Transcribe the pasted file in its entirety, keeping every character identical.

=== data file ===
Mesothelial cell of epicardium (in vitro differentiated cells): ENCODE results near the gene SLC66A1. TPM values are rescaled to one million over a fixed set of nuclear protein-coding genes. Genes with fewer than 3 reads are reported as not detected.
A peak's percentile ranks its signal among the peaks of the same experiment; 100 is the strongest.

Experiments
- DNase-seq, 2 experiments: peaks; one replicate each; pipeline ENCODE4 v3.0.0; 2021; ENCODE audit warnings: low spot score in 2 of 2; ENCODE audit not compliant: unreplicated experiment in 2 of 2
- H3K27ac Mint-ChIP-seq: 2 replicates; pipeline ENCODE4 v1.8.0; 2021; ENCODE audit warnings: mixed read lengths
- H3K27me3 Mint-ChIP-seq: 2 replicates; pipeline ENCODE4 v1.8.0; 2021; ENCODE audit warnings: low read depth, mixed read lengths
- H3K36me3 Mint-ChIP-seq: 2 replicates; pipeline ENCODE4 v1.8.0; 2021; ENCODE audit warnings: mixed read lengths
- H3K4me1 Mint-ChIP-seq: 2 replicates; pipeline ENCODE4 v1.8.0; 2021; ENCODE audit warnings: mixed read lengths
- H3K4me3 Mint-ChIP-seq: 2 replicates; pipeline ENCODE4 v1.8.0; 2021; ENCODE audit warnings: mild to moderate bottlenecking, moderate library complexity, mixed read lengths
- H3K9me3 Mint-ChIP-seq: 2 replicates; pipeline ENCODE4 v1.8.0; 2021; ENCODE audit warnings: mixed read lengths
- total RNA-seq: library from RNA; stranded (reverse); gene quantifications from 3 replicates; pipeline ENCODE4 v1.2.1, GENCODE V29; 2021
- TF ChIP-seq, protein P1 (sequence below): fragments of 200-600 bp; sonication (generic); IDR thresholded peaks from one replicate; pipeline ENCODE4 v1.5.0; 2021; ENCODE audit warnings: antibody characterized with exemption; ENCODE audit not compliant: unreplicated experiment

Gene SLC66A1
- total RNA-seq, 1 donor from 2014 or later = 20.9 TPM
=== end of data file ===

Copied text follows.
Mesothelial cell of epicardium (in vitro differentiated cells): ENCODE results near the gene SLC66A1. TPM values are rescaled to one million over a fixed set of nuclear protein-coding genes. Genes with fewer than 3 reads are reported as not detected.
A peak's percentile ranks its signal among the peaks of the same experiment; 100 is the strongest.

Experiments
- DNase-seq, 2 experiments: peaks; one replicate each; pipeline ENCODE4 v3.0.0; 2021; ENCODE audit warnings: low spot score in 2 of 2; ENCODE audit not compliant: unreplicated experiment in 2 of 2
- H3K27ac Mint-ChIP-seq: 2 replicates; pipeline ENCODE4 v1.8.0; 2021; ENCODE audit warnings: mixed read lengths
- H3K27me3 Mint-ChIP-seq: 2 replicates; pipeline ENCODE4 v1.8.0; 2021; ENCODE audit warnings: low read depth, mixed read lengths
- H3K36me3 Mint-ChIP-seq: 2 replicates; pipeline ENCODE4 v1.8.0; 2021; ENCODE audit warnings: mixed read lengths
- H3K4me1 Mint-ChIP-seq: 2 replicates; pipeline ENCODE4 v1.8.0; 2021; ENCODE audit warnings: mixed read lengths
- H3K4me3 Mint-ChIP-seq: 2 replicates; pipeline ENCODE4 v1.8.0; 2021; ENCODE audit warnings: mild to moderate bottlenecking, moderate library complexity, mixed read lengths
- H3K9me3 Mint-ChIP-seq: 2 replicates; pipeline ENCODE4 v1.8.0; 2021; ENCODE audit warnings: mixed read lengths
- total RNA-seq: library from RNA; stranded (reverse); gene quantifications from 3 replicates; pipeline ENCODE4 v1.2.1, GENCODE V29; 2021
- TF ChIP-seq, protein P1 (sequence below): fragments of 200-600 bp; sonication (generic); IDR thresholded peaks from one replicate; pipeline ENCODE4 v1.5.0; 2021; ENCODE audit warnings: antibody characterized with exemption; ENCODE audit not compliant: unreplicated experiment

Gene SLC66A1
- total RNA-seq, 1 donor from 2014 or later = 20.9 TPM